Our father wanted to kill us
before we were born. Starve us,
stave off hyenas with our youth—
our muscle as protein, lion’s bait.
We drained the flummoxed milk
out of our mother, who hissed
at predators. Her sonic cry could shred
raglan to scraps. Now we dance
to shed her from our spines.
The long years tilt—we bite spleen
& anodyne. For all the glory
of gore, we imagine ourselves
dead: asleep inside the culverts,
bald, piebald, very lonely. When
the sky’s meat smudges the valley
russet & that blood is so silent
we only listen to snow falling
on distant trains, the hunger stalks
close enough to scoop the pupils
from our eyes & we are danger.
We shovel out old kills from dirt.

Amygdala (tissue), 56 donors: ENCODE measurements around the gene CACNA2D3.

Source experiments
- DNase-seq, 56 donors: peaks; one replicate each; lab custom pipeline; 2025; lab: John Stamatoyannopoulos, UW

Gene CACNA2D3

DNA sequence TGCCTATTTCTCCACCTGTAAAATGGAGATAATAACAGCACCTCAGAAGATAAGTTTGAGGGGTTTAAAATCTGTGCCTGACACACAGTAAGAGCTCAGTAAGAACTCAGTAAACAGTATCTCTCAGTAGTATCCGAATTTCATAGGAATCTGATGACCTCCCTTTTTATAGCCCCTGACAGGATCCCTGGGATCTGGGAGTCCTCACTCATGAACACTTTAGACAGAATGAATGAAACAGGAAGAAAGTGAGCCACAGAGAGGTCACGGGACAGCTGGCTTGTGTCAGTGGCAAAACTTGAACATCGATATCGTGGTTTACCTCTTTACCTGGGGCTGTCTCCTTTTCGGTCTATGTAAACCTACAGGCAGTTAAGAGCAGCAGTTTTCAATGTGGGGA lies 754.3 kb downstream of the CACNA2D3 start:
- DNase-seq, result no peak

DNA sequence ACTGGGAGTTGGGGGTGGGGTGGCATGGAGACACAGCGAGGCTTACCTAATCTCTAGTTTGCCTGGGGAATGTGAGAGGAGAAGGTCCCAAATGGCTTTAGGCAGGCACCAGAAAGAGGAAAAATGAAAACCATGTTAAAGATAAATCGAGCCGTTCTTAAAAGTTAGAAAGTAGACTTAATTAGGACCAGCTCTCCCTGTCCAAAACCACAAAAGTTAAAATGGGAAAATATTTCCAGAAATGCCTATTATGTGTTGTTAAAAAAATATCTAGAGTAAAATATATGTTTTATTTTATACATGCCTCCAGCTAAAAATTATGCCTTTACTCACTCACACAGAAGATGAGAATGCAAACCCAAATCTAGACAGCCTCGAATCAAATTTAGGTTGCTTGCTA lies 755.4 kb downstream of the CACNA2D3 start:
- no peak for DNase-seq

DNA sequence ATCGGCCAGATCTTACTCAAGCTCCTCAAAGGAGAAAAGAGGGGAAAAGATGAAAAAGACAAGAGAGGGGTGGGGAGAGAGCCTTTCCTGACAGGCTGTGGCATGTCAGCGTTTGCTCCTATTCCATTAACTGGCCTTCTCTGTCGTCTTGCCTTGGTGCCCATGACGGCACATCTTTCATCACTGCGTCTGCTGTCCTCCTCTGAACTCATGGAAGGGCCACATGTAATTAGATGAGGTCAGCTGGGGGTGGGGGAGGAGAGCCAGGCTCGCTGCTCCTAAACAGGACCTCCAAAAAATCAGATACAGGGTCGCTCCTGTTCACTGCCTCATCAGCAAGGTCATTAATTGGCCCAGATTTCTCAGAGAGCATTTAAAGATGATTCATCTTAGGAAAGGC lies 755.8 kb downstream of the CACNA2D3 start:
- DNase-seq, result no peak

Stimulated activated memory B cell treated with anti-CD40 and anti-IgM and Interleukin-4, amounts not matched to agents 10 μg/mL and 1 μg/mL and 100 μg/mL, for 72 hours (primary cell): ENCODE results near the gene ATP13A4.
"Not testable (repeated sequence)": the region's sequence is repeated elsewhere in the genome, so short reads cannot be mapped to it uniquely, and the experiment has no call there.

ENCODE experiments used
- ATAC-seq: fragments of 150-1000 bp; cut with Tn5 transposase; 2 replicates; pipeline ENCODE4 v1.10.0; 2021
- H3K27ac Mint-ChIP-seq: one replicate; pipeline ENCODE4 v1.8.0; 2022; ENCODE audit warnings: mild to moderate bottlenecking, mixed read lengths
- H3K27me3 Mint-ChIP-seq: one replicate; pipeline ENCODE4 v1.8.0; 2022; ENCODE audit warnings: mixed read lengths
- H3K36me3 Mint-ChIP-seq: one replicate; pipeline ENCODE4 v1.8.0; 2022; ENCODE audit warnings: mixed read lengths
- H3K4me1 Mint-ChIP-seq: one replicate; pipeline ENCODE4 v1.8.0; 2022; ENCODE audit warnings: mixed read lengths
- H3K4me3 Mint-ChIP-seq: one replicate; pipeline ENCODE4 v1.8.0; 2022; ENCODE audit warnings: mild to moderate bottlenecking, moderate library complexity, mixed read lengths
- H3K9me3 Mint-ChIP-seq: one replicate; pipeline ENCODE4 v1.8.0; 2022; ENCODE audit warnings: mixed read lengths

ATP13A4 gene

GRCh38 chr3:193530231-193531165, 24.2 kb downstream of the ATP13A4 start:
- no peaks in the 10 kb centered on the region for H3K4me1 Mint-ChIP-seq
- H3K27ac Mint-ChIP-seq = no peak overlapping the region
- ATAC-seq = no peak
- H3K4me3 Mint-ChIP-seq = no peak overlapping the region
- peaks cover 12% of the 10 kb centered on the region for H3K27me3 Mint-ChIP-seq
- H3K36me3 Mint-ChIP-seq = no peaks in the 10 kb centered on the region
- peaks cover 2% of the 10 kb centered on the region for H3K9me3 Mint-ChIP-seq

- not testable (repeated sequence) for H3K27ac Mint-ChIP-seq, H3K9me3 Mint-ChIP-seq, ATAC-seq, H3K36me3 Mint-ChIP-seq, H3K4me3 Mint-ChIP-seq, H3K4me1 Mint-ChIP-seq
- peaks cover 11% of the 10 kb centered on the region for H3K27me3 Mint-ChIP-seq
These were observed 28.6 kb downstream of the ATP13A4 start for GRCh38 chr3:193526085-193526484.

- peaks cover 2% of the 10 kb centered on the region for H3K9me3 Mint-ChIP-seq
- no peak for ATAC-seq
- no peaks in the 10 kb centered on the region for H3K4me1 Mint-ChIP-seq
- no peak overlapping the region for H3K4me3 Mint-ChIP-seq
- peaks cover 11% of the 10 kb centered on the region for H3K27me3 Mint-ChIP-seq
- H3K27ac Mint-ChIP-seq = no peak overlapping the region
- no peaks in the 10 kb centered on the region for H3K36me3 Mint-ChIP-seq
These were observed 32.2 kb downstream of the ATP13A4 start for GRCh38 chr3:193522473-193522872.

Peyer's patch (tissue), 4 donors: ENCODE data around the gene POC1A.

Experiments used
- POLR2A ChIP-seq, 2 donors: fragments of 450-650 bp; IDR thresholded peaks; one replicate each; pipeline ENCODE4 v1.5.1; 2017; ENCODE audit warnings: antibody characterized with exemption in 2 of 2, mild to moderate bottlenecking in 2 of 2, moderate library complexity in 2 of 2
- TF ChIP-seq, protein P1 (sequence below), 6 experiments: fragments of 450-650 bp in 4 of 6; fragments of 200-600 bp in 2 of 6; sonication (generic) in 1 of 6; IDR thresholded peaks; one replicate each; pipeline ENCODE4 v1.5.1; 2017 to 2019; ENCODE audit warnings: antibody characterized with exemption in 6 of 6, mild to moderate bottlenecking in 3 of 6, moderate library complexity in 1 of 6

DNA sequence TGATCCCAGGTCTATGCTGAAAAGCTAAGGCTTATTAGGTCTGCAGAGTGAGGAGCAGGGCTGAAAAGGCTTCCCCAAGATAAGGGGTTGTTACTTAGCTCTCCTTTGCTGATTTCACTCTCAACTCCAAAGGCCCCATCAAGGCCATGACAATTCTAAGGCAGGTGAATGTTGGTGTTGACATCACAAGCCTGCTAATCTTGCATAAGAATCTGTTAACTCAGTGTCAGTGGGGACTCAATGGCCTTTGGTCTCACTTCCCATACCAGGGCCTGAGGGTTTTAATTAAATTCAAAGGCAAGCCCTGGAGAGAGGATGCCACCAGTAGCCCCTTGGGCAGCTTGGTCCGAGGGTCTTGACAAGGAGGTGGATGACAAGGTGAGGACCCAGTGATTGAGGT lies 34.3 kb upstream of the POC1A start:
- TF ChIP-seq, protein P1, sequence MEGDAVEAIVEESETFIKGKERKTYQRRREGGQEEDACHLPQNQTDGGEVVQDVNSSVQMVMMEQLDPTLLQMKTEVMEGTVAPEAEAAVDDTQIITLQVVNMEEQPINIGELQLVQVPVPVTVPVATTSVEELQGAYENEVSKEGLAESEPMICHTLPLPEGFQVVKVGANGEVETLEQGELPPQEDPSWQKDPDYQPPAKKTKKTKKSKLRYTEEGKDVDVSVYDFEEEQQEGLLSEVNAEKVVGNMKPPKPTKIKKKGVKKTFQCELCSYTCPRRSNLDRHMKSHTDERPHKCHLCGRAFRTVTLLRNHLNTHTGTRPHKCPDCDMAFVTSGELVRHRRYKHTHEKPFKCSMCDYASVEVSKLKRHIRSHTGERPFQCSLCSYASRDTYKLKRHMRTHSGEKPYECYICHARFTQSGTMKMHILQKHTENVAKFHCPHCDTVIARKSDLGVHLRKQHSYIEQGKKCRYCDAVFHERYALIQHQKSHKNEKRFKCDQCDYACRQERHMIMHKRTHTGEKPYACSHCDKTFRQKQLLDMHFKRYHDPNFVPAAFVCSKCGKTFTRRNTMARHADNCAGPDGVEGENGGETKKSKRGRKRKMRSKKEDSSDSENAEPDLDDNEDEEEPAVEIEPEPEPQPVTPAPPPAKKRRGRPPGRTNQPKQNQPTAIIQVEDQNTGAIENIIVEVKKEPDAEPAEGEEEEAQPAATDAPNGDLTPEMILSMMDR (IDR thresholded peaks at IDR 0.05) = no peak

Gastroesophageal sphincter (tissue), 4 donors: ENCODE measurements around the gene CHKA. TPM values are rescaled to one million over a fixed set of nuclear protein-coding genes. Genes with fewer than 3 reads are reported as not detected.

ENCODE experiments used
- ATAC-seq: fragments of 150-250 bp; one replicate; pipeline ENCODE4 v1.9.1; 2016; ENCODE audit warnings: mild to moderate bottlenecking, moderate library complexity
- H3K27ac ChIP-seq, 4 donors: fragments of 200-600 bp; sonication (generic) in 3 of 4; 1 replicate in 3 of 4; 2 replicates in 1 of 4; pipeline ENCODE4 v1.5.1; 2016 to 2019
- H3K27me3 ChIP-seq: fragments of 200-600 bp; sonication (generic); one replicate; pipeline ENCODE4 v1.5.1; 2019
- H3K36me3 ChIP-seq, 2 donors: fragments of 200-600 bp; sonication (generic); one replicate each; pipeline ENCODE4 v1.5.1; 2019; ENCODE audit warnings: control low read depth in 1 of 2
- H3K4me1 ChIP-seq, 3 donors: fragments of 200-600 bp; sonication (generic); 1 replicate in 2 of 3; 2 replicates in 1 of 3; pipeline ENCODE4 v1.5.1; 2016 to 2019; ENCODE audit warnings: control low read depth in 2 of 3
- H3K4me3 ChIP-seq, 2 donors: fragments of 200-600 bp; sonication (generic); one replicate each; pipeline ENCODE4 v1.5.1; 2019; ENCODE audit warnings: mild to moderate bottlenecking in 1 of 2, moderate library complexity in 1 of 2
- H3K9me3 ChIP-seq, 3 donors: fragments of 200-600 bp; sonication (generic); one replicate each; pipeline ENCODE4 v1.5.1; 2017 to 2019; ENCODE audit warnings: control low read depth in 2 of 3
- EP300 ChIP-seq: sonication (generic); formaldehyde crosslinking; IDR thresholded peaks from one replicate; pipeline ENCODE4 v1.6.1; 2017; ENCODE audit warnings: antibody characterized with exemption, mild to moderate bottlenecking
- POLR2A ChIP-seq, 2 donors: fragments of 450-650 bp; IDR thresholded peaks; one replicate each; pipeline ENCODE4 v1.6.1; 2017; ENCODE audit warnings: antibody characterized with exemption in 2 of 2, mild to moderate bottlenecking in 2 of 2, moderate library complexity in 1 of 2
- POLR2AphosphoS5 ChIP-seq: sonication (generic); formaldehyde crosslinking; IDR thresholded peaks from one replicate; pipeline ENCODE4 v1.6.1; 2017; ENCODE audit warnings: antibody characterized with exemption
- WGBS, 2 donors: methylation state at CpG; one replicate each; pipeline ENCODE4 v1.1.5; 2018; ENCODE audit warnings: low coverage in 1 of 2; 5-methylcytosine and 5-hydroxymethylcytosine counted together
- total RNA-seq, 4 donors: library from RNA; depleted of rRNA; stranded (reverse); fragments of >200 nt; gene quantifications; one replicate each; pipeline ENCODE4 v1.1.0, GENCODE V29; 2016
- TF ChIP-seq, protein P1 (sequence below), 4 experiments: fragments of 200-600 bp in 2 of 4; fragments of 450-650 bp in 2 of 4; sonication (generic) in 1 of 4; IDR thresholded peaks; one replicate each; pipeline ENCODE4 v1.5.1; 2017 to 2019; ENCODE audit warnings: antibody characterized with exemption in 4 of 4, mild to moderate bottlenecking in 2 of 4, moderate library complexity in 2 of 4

Only in sleep do we return
home from hive-coma, disinter
detritus, gulp down the dead.
Sally Wen Mao is the author of a forthcoming book of poems, Mad Honey Symposium (Alice James Books, 2014), the winner of the 2012 Kinereth Gensler Award, and a finalist for the 2012 Tupelo First/Second Book Prize. Her work is anthologized in The Best American Poetry 2013 and is published or forthcoming in journals such as Colorado Review, Gulf Coast, Indiana Review, Passages North, Third Coast, and West Branch, among others.